The most accomplished leader in the UK independent sphere has to be Martin Mills of Beggars Banquet, who has experience of the entire music business and would grace any major record company, but has always chosen to remain independent. He has recently been instrumental in establishing the indies' representative body, AIM. The greatest ever record company boss is Berry Gordy Junior, who started his career as songwriter for Jackie Wilson but went on to establish the finest independent record company of them all, Tamla Motown, at one time the world's largest black-owned corporation, the like of which won't be seen again.

Alan McGee

Chairman,

Creation Records

Were I to have to chose the people I admire most in the music industry, I would chose the ones who possessed a relentless vision of music and the sub-culture from which it grows and is nurtured. But I'd rather not spare any thoughts for the music industry really. It depresses me. However, there is one character who impresses me immensely: Lincoln Elias from Sony's S2. He's a black guy and has done incredibly well considering the music business tends to be both sexist and racist. It's incredibly hard for anyone to make their mark as at times it seems to be run by public schoolboys. However, Lincoln has because ultimately you're judged by who you sign and whether you sell records. It's a business in which it's hard to be consistent and yet Lincoln is. Lincoln's genius lies in his complete love of music.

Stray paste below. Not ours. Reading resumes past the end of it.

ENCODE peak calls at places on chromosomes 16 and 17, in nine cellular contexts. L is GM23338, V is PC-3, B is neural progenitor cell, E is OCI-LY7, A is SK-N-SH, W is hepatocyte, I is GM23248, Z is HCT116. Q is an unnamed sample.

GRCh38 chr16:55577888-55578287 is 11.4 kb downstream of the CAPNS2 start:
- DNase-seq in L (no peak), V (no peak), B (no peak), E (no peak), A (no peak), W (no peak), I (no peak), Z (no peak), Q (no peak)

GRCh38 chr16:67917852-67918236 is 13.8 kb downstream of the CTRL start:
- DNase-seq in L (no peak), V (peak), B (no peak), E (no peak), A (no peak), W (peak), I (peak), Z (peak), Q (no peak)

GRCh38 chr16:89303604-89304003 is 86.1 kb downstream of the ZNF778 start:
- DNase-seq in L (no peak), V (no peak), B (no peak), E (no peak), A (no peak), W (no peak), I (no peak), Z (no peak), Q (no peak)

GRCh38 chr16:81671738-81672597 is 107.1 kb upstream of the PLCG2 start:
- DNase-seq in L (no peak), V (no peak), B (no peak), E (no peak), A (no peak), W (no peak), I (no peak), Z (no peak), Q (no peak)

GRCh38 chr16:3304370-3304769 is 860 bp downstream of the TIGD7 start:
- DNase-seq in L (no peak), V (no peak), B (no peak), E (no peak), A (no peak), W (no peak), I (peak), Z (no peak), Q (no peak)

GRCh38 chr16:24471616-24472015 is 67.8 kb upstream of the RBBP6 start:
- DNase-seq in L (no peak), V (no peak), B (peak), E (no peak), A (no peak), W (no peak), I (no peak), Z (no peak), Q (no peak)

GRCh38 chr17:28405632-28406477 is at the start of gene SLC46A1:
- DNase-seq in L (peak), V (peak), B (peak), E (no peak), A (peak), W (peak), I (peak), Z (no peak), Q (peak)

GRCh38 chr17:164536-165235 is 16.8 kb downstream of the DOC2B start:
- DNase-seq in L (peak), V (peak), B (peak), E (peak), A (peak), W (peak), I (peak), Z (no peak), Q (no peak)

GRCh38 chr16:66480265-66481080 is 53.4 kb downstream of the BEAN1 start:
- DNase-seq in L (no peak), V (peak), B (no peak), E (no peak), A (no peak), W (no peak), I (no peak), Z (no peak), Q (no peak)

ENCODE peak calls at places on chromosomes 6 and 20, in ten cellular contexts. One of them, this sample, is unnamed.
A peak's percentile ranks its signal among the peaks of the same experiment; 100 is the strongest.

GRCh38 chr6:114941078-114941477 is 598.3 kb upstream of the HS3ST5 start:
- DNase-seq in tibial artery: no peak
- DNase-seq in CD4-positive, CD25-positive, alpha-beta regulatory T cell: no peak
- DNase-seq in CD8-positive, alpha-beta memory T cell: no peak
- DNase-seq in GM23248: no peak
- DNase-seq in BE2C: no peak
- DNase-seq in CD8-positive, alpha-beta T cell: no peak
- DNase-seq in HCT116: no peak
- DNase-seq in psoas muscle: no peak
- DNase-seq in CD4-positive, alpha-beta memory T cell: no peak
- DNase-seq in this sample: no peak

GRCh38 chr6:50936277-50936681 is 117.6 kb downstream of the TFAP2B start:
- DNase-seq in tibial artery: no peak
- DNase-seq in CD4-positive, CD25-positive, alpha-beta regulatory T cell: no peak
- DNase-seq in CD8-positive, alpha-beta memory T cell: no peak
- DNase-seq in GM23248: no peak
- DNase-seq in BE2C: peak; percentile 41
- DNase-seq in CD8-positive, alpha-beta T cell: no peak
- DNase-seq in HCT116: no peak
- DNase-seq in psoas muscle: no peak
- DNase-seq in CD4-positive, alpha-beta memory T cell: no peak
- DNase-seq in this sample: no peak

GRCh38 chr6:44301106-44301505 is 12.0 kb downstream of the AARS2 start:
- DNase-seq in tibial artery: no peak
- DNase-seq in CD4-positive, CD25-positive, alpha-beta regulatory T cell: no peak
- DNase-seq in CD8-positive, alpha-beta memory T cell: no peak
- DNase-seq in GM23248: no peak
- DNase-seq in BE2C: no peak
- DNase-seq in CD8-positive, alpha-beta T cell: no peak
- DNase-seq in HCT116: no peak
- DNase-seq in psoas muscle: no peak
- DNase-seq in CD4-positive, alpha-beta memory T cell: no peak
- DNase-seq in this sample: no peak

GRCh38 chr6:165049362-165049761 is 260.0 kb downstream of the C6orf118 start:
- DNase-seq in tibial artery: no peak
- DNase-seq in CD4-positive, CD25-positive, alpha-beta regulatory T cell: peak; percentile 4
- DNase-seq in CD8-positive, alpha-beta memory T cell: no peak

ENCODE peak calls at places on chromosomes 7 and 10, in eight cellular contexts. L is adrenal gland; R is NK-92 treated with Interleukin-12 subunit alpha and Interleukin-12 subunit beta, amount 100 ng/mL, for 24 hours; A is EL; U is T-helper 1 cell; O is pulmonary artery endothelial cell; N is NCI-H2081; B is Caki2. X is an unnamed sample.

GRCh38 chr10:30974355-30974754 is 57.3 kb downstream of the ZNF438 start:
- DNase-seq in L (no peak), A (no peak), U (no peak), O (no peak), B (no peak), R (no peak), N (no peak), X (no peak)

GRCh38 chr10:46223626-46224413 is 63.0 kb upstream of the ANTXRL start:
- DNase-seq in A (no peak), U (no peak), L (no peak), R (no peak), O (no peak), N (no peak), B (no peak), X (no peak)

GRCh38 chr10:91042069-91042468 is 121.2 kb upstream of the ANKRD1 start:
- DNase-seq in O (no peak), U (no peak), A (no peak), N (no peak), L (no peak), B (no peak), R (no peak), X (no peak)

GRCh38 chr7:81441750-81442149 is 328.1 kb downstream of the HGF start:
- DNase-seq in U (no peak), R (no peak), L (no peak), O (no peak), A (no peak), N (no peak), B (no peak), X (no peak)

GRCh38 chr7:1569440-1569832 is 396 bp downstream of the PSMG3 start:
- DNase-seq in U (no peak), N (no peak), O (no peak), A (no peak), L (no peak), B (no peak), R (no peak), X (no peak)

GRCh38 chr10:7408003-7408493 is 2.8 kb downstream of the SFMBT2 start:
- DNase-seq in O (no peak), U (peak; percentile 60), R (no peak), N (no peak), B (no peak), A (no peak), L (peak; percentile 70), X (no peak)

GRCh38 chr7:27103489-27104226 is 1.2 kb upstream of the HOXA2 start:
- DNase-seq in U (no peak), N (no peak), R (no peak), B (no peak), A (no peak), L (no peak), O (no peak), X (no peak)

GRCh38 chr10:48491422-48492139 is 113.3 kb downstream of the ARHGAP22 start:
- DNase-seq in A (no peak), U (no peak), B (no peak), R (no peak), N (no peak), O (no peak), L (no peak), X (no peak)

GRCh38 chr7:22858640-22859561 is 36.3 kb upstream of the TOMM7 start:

John Kennedy

Chairman and Chief Executive

Universal Music UK Ltd

One man I particularly admire in the business is Rob Dickens who has been chairman of Warner and is now chairman of Instant Karma, which has only been in existence for a couple of weeks. He has ended up as a highly regarded senior player in the record industry which I would say is an ageist one. He's shown you can stay young and that age isn't relevant and that such a broad ranging experience can only be a plus. The best use he's put his experience to is as chairman of BPI where he's shown a level of professionalism to be proud of. Certainly I am happy that there will be a slight respite from his direction while he builds up his new company.